JIS News

As part of its continued efforts to reduce road fatalities, the National Road Safety Unit is proposing modernizing the Road Traffic Act, to include restrictions on the use of cell phones and other gadgets by motorists while driving.

While there are no statistics speaking directly to the issue, Director of the Unit, Kenute Hare, argues that the cell phone is a distracting device which can contribute to traffic accidents.

He noted that the proposed amendments to the Act should be in place by August 2011. It is being recommended that motorists use a hands-free instrument, such as a blue tooth device, when talking on their mobile phones while driving.

“Texting while driving is a no, no. We’re not going to tolerate that. Right now, we want to control the use of cell phones. We are limiting it to hands-free, so it’s not that persons cannot use it, but we prefer that people get used to the earpiece for now,” he said.

He stated that motorists caught by the police using a hand held device while driving will be ticketed.

“This is a global push. It is a concern right across the world. Some countries have even banned it totally; if you are caught talking on your phones while driving, you are prosecuted,” he noted.

With Jamaica’s Road Traffic Act going as far back as 1938, Mr. Hare said it was important that the laws are in accordance with current road safety conditions globally, and brought in line with 21st century standards.

According to statistics from the unit, since the start of 2011, some 13 persons have been killed as a result of traffic accidents, seven of whom were pedestrians.

“We are not pleased with what has been happening since the start of the year. We have six persons dying needlessly. Motor vehicles went for these persons; these pedestrians were not trying to cross the road at all, the vehicles went for them,” he laments.

He is not sure what role the cell phones played in any of these accidents, but Mr. Hare is adamant that a restriction on its use by motorists would have a positive impact on road safety.

 “I am certain that a lot of people can testify that the cell phone has caused a lot of problems for them in the traffic environment, and hence the push for us to ensure that our laws are in sync with the prevailing traffic conditions,” he said.

Over the years, it has been globally recognised that cell phones can be a distraction for motorists, with many countries enacting a ban on the use of hand-held cell phones.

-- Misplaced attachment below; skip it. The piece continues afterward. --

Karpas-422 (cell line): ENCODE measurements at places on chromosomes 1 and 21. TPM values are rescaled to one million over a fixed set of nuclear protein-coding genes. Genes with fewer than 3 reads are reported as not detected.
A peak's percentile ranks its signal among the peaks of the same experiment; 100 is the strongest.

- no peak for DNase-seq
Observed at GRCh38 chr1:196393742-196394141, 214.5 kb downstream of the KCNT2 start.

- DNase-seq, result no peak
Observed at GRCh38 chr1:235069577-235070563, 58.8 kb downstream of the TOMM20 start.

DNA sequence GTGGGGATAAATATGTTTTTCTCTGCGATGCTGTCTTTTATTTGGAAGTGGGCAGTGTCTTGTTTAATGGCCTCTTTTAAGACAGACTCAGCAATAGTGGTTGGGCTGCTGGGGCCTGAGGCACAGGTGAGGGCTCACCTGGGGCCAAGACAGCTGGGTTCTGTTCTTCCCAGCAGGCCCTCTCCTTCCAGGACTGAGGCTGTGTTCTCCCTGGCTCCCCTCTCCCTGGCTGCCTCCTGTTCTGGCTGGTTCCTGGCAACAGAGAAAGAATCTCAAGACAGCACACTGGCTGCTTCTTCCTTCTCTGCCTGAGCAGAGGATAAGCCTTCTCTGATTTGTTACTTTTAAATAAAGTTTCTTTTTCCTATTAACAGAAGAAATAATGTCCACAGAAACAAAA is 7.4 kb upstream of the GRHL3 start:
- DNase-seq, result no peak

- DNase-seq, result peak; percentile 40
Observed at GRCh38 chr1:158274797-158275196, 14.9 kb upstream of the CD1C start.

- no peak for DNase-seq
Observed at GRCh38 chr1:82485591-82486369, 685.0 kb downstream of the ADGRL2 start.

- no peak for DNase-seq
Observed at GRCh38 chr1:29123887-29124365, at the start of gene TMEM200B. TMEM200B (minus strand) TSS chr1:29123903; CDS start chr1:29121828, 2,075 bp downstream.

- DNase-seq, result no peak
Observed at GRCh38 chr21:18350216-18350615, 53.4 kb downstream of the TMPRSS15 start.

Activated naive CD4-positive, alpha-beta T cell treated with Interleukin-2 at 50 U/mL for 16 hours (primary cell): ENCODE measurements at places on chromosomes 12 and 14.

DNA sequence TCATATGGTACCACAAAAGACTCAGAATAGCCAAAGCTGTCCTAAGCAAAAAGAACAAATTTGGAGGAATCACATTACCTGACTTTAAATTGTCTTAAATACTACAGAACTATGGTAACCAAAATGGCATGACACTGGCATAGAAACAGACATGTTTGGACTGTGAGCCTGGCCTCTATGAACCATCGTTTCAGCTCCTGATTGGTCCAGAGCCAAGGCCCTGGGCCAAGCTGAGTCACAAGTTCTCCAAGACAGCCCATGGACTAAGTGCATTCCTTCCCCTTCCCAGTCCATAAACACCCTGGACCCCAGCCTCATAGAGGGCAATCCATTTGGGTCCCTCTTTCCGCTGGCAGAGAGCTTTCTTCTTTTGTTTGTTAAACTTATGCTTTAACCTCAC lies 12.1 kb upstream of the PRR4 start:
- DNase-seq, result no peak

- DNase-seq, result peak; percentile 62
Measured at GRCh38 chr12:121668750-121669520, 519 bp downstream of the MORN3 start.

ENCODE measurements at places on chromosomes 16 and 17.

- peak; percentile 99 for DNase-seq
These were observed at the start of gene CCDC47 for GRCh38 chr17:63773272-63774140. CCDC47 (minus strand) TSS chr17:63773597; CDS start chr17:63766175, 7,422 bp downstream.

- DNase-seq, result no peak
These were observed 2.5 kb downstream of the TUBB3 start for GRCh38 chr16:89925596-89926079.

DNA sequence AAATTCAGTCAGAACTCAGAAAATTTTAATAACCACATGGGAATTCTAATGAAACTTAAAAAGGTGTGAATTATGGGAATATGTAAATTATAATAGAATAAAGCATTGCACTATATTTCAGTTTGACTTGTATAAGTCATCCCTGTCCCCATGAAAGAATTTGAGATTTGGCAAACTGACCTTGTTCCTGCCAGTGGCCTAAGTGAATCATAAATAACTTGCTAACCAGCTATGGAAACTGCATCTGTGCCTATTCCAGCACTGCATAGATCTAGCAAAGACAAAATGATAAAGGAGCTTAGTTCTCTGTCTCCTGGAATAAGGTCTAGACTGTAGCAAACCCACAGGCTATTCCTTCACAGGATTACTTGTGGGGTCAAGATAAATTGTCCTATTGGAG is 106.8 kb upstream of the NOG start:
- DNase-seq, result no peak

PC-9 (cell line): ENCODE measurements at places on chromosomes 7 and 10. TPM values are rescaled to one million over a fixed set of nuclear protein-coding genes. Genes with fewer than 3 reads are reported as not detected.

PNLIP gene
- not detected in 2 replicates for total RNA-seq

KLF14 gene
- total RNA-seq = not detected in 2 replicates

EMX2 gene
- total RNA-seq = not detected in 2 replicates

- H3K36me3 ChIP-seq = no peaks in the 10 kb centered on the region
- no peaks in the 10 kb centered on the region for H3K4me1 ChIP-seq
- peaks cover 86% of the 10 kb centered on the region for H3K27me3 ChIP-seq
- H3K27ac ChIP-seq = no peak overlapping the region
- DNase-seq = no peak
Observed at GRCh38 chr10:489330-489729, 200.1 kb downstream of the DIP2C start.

A 1997 New England Journal of Medicine examination of hospital records showed that driving, while talking on a cell phone is extremely dangerous, and puts drivers at four-time greater risk of  crashing.

A 2003 study from the Harvard Center of Risk Analysis also estimates cell phone use at the wheel contributes each year to six percent of crashes, resulting in 330,000 injuries, 12,000 of them serious and 2,600 of them fatal.

In the meantime, the Road Safety Unit will also be targeting the irresponsible use of other electronic gadgets used in motor vehicles that could potentially cause an accident.

“We have DVDs in motor vehicles and we’re going to limit the use of those too, because you don’t want people to be watching movies while they’re driving,” he says.

The Unit will be implementing a far reaching public education campaign to inform and prepare motorists for the new standards.

“We have the Road Scholar Programme coming on stream, and we have a section of it that will speak to distractions. It is geared towards ensuring that persons are aware of whatever is coming in the Road Traffic Act, so that when the time comes, they will be able to conform,” he remarks. 

Most road users say they are willing to abide by the new rule when it is implemented, admitting that the use of cell phones, while driving, can be a real distraction.

Junior architect, Steven Harris, says the restriction will be welcomed as it is commonplace to see drivers talking and texting on their cell phones while driving.

 “It's not just about talking on the cell phone, but with the popularity of the Blackberry most people are texting while driving,” he says.

“That is a serious distraction. Plus I’ve seen where people are traveling together and everybody is texting on their Blackberries, from the driver to the passengers in the vehicle and nobody is looking at the road,” he reveals.

Customer Service Teller, Garfield Green, believes there should be a limit on cell phone usage among motorists.

 “It's a good idea, because you see it all the time. People talking on their phones, deep in conversation and hardly paying attention to the road in front of them,” he says.

“However, I think using a hands-free device can still pose a distraction. I think the correct thing to do is to ask people to pull over to take their calls,” he adds.


By: Athaliah Reynolds